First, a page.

From the DNR
An upcoming survey of Minnesota deer hunters aims to help state natural resource leaders make more informed decisions about wildlife disease response and deer management.
The University of Minnesota, in collaboration with Minnesota Department of Natural Resources (DNR) researchers, will soon send a survey to 2,000 randomly selected deer hunters who hunted in and around the state’s bovine tuberculosis (TB) management area of Northwest Minnesota.
The survey will assess the state’s response to managing the bovine TB outbreak in wild deer.
It also will address related risk factors, deer population goals and future deer management alternatives.
“Survey results will help us better understand how our clientele perceived our actions and identify potential process improvements for the future,” said Dr. Lou Cornicelli, DNR wildlife research manager. “Now is a good time to conduct the survey as Minnesota has regained its bovine TB-free status for cattle, and our agency is in what we hope to be the last year of wild deer disease surveillance.”
Bovine TB was discovered in cattle and free-ranging deer in 2005.
The DNR and other agencies took aggressive actions to eliminate the disease.
These actions, which included aggressive strategies to reduce deer densities in critical areas, helped Minnesota regain its Bovine TB-free status six years after the discovery of an infected beef herd.
Cornicelli said the survey also will enable the agency to obtain information on desired deer population size and how hunters believe deer should be managed in the future.
For example, wildlife managers could increase deer densities quickly in the affected area by not allowing antlerless harvest but letting hunters take any legal buck.
This would result in a rapid increase in herd numbers but a lower proportion of mature males in the population.
Another management alternative is to limit the harvest of bucks (through an antler point restriction) while allowing some antlerless harvest.
This would allow the population to increase more slowly, but more mature bucks would be in the population.
Steve Merchant, DNR wildlife programs manager, said that as the agency re-evaluates deer population goals across the state it is important to consider the opinions of deer hunters.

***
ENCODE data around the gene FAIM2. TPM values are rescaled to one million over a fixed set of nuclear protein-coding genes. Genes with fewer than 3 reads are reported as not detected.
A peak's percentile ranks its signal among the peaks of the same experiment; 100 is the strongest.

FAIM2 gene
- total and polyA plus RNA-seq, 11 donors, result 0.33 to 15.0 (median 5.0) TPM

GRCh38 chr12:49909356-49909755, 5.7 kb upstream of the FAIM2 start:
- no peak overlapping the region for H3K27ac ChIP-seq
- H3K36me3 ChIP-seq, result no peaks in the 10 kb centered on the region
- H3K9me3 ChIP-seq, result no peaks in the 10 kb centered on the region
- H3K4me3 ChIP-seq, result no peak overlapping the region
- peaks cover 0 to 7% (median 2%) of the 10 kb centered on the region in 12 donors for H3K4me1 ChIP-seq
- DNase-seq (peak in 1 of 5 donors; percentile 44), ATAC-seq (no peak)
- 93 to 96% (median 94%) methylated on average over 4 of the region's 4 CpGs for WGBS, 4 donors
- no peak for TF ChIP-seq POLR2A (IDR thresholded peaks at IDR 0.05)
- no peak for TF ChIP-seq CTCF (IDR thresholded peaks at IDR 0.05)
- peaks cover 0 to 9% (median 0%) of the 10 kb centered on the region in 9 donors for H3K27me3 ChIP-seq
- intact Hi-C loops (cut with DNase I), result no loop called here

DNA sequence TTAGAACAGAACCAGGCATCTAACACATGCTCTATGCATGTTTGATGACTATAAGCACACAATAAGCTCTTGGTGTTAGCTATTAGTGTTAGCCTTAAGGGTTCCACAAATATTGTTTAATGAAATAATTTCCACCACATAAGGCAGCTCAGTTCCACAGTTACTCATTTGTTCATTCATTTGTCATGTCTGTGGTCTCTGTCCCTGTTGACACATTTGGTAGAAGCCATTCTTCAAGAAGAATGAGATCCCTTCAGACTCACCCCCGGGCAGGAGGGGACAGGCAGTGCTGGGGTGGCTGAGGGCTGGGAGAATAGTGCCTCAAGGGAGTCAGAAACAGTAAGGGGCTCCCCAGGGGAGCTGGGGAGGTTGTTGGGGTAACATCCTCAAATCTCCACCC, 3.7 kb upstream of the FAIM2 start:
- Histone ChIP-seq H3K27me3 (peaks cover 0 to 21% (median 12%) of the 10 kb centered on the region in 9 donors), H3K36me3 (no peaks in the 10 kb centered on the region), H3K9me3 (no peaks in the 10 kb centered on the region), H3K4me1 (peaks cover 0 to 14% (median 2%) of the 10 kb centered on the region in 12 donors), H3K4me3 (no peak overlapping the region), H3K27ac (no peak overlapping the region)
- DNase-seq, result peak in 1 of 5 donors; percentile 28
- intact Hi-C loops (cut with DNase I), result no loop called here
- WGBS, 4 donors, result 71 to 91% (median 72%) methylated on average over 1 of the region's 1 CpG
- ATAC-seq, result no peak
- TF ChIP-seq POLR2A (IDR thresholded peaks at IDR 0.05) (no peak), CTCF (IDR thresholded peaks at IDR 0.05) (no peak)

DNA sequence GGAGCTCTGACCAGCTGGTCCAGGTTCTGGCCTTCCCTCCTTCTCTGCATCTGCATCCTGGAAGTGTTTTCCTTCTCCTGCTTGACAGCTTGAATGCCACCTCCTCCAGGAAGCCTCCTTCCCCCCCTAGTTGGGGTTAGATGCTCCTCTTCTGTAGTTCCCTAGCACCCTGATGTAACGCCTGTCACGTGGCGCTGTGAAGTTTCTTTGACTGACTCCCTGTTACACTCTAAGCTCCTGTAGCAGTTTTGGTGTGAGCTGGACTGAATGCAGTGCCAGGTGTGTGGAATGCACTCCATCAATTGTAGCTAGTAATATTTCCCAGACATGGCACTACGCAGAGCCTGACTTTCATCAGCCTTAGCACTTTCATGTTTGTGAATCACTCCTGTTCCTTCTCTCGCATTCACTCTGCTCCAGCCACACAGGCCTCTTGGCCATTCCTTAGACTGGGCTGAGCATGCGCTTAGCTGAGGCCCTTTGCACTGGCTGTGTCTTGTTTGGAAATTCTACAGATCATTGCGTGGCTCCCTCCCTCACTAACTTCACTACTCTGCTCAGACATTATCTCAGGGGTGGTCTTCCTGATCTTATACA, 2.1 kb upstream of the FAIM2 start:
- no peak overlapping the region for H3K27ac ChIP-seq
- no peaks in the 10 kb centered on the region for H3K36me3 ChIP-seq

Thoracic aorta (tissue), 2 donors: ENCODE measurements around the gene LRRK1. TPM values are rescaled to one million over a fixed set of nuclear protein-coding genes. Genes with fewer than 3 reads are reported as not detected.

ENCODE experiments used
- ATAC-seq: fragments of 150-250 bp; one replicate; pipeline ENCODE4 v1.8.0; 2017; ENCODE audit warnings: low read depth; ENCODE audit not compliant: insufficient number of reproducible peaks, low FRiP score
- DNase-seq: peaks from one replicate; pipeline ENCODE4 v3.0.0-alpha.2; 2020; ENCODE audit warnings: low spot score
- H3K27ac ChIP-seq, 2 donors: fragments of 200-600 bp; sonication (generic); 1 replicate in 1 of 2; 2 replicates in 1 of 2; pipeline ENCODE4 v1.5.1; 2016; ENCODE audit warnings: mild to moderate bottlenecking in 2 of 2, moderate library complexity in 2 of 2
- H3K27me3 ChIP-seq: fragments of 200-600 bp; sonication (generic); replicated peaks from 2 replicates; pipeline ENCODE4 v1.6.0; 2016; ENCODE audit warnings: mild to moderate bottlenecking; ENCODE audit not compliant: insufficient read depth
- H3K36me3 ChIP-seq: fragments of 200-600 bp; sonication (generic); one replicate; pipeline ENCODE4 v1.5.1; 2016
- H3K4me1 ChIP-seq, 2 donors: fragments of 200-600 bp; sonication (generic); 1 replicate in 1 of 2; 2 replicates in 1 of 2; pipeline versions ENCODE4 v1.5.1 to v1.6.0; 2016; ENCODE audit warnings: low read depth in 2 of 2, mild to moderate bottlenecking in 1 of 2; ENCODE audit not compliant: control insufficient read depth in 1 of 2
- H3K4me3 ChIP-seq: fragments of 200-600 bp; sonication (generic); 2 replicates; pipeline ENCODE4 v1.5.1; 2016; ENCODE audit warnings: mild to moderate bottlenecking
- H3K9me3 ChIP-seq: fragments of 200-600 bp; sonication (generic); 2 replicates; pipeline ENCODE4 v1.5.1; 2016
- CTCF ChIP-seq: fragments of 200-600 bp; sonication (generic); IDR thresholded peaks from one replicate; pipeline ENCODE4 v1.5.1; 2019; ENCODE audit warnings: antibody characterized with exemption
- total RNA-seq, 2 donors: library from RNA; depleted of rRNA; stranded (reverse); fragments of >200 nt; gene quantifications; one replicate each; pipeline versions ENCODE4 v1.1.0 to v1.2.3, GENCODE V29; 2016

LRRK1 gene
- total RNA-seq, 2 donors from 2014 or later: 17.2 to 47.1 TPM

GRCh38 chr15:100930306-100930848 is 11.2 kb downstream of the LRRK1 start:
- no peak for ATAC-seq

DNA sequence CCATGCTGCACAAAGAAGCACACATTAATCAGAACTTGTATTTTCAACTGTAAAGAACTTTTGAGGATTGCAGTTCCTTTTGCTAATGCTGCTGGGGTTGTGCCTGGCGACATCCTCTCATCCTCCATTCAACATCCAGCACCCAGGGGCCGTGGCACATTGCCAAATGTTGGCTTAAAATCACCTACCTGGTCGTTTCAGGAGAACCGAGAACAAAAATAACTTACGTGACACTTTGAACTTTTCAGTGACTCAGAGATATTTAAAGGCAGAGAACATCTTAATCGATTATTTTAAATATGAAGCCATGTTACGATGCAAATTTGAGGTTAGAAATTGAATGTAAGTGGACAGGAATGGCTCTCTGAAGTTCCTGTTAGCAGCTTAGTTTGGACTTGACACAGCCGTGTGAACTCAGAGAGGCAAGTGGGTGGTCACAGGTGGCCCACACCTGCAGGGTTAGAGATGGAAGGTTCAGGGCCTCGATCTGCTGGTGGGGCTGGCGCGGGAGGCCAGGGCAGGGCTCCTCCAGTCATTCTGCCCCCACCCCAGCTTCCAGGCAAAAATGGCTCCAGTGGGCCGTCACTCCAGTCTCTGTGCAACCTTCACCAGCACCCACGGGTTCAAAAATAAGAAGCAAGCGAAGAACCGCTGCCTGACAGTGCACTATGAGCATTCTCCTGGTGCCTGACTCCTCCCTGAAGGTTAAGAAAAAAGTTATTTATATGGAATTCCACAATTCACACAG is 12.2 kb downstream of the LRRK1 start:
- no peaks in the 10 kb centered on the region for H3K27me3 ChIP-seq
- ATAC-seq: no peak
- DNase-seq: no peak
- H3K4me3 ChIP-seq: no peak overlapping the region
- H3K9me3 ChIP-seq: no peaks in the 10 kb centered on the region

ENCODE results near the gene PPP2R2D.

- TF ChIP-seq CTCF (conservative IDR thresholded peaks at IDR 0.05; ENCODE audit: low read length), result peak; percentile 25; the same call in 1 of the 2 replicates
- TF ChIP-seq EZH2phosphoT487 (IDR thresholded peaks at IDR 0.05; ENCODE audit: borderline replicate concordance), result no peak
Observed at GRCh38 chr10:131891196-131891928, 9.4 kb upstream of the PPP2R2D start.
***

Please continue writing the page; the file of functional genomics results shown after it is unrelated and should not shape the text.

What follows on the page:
In particular, those hunters affected by Bovine TB management.
“They were very patient while we lowered deer numbers in the area. This survey will give us a sense of how they believe we should rebuild those numbers,” he said.
Results of the survey should be available this fall and will be posted on the DNR website.
The DNR’s Fish and Wildlife Division conducts a number customer surveys each year.
Survey results help guide management decisions.
Watertown firearms training coming up
Registration for Watertown firearms training will be Saturday, July 28 from 10 a.m. to noon at the Watertown Rod and Gun Club.
Class dates are Aug. 3, 6, 7, 9, and 10 from 6 to 9 p.m., with a field day Saturday, Aug. 11 at 8 a.m.
For additional information, contact Cory at (612) 218-3228 or WatertownFST@yahoo.com.
Working like a dog pays off for DNR
From the DNR
Several deer poaching cases, including one from 1984, were recently solved thanks to the dogged determination of a conservation officer with the Minnesota Department of Natural Resources (DNR) and his K-9 partner.
For the past five years, Conservation Officer (CO) Travis Muyres of Ham Lake has been investigating the activities of Steven J. Benolkin, 57, of Isanti for alleged trespass and poaching deer.
“Mr. Benolkin has stated on numerous occasions that he has trespassed and killed deer in the University of Minnesota Cedar Creek property,” Muyres said. “He joked that he has to hunt in tennis shoes so he can run without being caught by the warden.”
Muyres has received several Turn-in-Poacher (TIP) calls regarding Benolkin hunting at night, over bait and on private property.
A November 2011 TIP call reported that Benolkin had dumped a truck bed of carrots next to a hunting blind in Isanti.
Muyres confirmed the call.
Another TIP call said Benolkin was bragging in a local restaurant about a “big deer” he had shot.
Muyres deployed his K-9 partner “Hunter” at the blind to locate blood evidence.
The United States Police Canine Association certified wildlife detector dog located two blood spots in the snow.
“A K-9 is such an asset during game and fish investigations, you just can’t get anything by them,” Muyres said.
Hair and blood droplets next to the bait pile shown a deer had been taken by archery.